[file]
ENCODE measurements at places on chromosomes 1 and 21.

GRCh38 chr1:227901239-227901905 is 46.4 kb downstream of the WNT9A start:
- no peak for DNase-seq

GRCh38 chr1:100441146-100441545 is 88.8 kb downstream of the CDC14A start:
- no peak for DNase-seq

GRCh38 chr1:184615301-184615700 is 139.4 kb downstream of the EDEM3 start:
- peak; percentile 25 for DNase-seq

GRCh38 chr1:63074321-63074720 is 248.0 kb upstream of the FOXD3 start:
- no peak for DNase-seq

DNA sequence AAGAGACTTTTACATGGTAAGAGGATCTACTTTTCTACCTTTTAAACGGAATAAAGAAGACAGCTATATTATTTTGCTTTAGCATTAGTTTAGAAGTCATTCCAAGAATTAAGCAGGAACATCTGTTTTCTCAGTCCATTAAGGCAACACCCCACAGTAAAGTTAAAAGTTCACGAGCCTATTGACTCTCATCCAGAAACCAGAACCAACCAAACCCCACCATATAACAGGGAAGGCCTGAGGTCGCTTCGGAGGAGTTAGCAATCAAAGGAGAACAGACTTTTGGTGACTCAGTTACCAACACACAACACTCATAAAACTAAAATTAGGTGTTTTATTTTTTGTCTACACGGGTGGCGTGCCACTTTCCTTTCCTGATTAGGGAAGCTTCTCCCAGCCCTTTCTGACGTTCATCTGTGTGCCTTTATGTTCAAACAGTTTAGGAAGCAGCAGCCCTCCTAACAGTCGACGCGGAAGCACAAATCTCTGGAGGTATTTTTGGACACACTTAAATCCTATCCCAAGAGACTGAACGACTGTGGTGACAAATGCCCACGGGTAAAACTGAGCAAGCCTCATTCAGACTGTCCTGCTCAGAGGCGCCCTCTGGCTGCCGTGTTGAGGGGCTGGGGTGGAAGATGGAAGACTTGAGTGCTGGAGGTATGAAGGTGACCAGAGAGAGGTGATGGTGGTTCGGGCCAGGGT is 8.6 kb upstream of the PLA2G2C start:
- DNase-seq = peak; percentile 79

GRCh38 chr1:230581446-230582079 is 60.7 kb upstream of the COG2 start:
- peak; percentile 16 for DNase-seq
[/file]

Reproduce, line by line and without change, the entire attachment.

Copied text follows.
ENCODE measurements at places on chromosomes 1 and 21.

GRCh38 chr1:227901239-227901905 is 46.4 kb downstream of the WNT9A start:
- no peak for DNase-seq

GRCh38 chr1:100441146-100441545 is 88.8 kb downstream of the CDC14A start:
- no peak for DNase-seq

GRCh38 chr1:184615301-184615700 is 139.4 kb downstream of the EDEM3 start:
- peak; percentile 25 for DNase-seq

GRCh38 chr1:63074321-63074720 is 248.0 kb upstream of the FOXD3 start:
- no peak for DNase-seq

DNA sequence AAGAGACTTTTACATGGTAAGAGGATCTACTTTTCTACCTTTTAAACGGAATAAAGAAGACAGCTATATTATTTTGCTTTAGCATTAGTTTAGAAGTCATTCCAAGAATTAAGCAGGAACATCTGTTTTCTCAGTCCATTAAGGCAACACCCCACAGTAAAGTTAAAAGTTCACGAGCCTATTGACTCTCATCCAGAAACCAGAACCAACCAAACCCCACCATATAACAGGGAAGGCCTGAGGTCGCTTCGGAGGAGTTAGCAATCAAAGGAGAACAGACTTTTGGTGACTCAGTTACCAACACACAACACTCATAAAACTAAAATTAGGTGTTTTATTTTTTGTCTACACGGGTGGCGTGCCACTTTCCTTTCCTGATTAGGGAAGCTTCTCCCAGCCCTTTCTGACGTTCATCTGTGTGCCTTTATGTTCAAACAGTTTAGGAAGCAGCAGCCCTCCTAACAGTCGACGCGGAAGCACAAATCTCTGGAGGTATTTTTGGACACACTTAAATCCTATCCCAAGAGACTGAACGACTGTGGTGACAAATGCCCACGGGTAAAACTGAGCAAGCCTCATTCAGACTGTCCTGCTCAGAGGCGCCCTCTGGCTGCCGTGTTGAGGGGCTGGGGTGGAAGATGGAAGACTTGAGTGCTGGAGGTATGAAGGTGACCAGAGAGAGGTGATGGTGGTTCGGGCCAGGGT is 8.6 kb upstream of the PLA2G2C start:
- DNase-seq = peak; percentile 79

GRCh38 chr1:230581446-230582079 is 60.7 kb upstream of the COG2 start:
- peak; percentile 16 for DNase-seq